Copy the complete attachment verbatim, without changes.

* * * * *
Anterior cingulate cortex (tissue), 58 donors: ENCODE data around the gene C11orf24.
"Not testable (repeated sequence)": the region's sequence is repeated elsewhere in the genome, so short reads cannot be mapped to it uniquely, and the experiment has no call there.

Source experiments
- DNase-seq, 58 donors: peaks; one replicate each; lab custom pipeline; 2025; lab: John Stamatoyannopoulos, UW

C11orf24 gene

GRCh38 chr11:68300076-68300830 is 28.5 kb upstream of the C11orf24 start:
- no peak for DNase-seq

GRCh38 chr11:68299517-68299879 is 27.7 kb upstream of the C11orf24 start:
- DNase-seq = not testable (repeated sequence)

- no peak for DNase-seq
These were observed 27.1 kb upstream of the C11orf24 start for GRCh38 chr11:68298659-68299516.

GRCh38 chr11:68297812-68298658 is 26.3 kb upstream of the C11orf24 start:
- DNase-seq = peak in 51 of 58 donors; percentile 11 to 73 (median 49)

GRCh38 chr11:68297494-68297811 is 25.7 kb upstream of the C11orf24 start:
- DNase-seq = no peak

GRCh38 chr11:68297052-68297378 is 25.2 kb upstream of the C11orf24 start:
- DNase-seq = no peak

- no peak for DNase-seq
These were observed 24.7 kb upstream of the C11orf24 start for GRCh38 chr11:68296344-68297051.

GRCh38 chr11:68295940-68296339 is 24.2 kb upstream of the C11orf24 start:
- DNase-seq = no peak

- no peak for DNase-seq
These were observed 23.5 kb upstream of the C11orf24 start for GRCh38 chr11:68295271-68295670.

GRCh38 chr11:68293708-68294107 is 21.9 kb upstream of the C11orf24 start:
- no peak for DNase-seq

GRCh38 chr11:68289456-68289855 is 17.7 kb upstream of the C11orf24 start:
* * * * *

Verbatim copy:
Anterior cingulate cortex (tissue), 58 donors: ENCODE data around the gene C11orf24.
"Not testable (repeated sequence)": the region's sequence is repeated elsewhere in the genome, so short reads cannot be mapped to it uniquely, and the experiment has no call there.

Source experiments
- DNase-seq, 58 donors: peaks; one replicate each; lab custom pipeline; 2025; lab: John Stamatoyannopoulos, UW

C11orf24 gene

GRCh38 chr11:68300076-68300830 is 28.5 kb upstream of the C11orf24 start:
- no peak for DNase-seq

GRCh38 chr11:68299517-68299879 is 27.7 kb upstream of the C11orf24 start:
- DNase-seq = not testable (repeated sequence)

- no peak for DNase-seq
These were observed 27.1 kb upstream of the C11orf24 start for GRCh38 chr11:68298659-68299516.

GRCh38 chr11:68297812-68298658 is 26.3 kb upstream of the C11orf24 start:
- DNase-seq = peak in 51 of 58 donors; percentile 11 to 73 (median 49)

GRCh38 chr11:68297494-68297811 is 25.7 kb upstream of the C11orf24 start:
- DNase-seq = no peak

GRCh38 chr11:68297052-68297378 is 25.2 kb upstream of the C11orf24 start:
- DNase-seq = no peak

- no peak for DNase-seq
These were observed 24.7 kb upstream of the C11orf24 start for GRCh38 chr11:68296344-68297051.

GRCh38 chr11:68295940-68296339 is 24.2 kb upstream of the C11orf24 start:
- DNase-seq = no peak

- no peak for DNase-seq
These were observed 23.5 kb upstream of the C11orf24 start for GRCh38 chr11:68295271-68295670.

GRCh38 chr11:68293708-68294107 is 21.9 kb upstream of the C11orf24 start:
- no peak for DNase-seq

GRCh38 chr11:68289456-68289855 is 17.7 kb upstream of the C11orf24 start: